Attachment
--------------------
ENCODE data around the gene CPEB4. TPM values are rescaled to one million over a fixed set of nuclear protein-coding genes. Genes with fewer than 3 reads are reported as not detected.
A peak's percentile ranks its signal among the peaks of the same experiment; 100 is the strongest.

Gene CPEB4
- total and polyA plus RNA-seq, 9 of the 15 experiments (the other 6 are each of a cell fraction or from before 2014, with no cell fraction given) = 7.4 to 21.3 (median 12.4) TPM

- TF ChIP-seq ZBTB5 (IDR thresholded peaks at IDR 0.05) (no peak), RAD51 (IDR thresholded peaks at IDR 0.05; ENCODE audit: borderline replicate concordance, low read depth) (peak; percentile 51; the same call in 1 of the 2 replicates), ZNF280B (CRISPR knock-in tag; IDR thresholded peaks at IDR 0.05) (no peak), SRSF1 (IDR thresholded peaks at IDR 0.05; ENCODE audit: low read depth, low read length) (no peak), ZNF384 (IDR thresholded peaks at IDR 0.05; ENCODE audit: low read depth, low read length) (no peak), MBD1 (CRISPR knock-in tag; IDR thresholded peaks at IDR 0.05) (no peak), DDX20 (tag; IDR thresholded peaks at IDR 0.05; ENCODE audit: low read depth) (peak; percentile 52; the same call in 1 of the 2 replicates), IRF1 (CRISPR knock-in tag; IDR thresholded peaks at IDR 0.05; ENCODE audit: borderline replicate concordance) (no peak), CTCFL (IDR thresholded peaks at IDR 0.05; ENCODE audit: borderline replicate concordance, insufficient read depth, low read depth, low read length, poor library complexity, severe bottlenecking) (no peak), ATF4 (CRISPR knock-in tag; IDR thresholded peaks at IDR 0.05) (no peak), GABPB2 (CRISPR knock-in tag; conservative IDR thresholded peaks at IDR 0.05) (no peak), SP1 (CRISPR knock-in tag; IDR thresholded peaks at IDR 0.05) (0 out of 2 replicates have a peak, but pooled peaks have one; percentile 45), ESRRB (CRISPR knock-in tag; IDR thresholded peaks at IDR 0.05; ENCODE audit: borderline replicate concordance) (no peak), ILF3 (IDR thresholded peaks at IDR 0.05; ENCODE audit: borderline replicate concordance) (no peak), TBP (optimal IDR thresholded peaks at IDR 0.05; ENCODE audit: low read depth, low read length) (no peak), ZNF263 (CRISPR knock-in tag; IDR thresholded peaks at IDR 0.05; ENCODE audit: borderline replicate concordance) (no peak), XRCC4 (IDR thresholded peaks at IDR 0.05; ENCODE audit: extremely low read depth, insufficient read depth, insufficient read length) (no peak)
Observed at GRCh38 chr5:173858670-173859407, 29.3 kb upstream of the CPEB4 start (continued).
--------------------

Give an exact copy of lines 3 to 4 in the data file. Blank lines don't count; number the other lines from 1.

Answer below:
Gene CPEB4
- total and polyA plus RNA-seq, 9 of the 15 experiments (the other 6 are each of a cell fraction or from before 2014, with no cell fraction given) = 7.4 to 21.3 (median 12.4) TPM